Pseudomonas aeruginosa is an opportunistic human pathogen, which presents a serious threat to patients with impaired immunity, burn victims and in intense care units. The high pathogenic efficiency of P. aeruginosa resides, to large extent, in its ability to survive in hostile environment. Chromatin structure is a major factor that governs bacterial adaptation to environmental changes and thereby increases fitness of bacteria. Its role in mediating infection is still poorly understood. This proposal focuses on the P. aeruginosa condensins, which control the global folding of its chromosome. In contrast to archetypal laboratory strains, P. aeruginosa encodes several specialized condensins which appear to be differentially expressed during cell growth. We plan to investigate the hypothesis that the presence of specialized condensins increases fitness of P. aeruginosa. To this end, we intend to characterize the activity of the P. aeruginosa condensins and delineate their roles in chromosome maintenance under various growth conditions. The underlying idea here is that each condensin is optimized to act under its own set of conditions, and combining their efforts helps P. aeruginosa to survive a broad range of stresses. These data will help us better understand the mechanisms of chromatin maintenance in pathogenic and environmental bacteria and their role in establishing high fitness and persistence of bacterial pathogens.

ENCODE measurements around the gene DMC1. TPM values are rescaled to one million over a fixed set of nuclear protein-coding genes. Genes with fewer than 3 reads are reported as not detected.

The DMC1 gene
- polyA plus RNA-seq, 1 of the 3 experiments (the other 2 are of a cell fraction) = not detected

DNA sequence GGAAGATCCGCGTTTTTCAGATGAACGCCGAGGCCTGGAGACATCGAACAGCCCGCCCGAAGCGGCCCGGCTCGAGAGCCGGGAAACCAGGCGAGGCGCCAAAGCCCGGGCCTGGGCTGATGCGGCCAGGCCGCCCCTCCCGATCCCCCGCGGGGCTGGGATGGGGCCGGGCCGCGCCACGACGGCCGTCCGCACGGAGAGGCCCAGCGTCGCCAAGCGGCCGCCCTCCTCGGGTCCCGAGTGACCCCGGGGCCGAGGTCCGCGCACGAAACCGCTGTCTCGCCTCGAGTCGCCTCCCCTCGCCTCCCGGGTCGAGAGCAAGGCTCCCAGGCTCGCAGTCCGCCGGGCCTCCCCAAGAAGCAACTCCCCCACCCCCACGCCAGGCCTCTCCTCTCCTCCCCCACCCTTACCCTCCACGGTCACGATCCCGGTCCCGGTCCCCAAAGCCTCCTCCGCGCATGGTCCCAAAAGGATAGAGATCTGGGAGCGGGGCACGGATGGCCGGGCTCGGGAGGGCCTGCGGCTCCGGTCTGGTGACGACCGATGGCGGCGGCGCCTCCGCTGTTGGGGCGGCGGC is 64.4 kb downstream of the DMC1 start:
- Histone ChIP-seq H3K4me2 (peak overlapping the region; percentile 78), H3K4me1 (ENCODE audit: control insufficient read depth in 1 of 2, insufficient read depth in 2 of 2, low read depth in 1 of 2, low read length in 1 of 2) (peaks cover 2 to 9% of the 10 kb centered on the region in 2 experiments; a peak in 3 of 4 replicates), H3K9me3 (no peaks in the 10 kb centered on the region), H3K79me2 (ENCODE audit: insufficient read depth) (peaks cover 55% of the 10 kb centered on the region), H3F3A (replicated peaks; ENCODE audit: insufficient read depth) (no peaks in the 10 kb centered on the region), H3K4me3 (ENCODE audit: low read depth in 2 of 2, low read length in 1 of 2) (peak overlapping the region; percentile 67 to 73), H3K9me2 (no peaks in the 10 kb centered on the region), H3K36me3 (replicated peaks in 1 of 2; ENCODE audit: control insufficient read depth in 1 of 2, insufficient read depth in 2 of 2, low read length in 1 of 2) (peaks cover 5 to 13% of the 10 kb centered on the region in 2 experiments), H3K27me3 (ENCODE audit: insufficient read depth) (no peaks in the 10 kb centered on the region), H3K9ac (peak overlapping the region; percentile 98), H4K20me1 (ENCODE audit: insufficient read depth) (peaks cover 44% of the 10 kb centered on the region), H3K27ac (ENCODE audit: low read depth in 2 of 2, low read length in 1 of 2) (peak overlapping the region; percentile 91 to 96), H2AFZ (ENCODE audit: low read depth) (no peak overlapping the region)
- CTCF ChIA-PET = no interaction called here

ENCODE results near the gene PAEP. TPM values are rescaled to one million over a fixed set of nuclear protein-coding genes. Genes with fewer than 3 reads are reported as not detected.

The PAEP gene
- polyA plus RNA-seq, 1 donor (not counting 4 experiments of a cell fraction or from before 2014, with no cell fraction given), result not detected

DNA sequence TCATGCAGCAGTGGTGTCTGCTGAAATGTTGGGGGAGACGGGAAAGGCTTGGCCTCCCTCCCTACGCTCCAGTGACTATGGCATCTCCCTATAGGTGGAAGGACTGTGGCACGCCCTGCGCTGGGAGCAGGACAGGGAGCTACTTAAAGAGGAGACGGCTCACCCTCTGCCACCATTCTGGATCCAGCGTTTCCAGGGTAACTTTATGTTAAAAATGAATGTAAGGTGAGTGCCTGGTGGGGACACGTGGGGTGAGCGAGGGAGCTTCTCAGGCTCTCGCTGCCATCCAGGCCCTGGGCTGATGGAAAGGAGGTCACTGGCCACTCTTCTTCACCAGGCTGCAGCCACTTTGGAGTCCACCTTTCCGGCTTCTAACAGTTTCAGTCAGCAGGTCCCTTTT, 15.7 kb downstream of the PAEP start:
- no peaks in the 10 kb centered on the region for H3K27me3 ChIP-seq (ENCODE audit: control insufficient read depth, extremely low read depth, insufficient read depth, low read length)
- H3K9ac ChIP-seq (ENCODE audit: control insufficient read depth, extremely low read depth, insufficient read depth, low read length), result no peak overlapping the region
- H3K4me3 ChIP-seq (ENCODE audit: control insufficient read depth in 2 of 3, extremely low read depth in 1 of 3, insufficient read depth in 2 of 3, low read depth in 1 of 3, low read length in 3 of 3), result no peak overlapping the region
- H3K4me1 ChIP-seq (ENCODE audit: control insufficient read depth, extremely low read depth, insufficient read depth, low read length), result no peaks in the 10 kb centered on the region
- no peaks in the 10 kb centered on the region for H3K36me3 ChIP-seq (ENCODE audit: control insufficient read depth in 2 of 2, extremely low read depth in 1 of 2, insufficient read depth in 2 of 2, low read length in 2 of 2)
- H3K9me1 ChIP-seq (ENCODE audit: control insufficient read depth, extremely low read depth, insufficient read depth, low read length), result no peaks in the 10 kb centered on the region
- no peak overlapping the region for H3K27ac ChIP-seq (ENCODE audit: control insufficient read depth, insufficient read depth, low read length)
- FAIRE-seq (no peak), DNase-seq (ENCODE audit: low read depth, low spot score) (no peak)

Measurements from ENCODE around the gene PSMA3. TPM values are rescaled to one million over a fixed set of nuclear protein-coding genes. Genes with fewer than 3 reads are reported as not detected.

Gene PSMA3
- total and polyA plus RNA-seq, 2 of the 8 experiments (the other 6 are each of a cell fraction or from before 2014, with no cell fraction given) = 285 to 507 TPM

This proposal explores the role of a novel genetic factor that appears to contribute to high fitness and persistence of Pseudomonas aeruginosa. Understanding the mechanism of this link might suggest novel ways to control recalcitrant bacterial infections caused by this pathogen.
|Rybenkov, Valentin V (2014) Maintenance of chromosome structure in Pseudomonas aeruginosa. FEMS Microbiol Lett 356:154-65|
|Petrushenko, Zoya M; She, Weifeng; Rybenkov, Valentin V (2011) A new family of bacterial condensins. Mol Microbiol 81:881-96|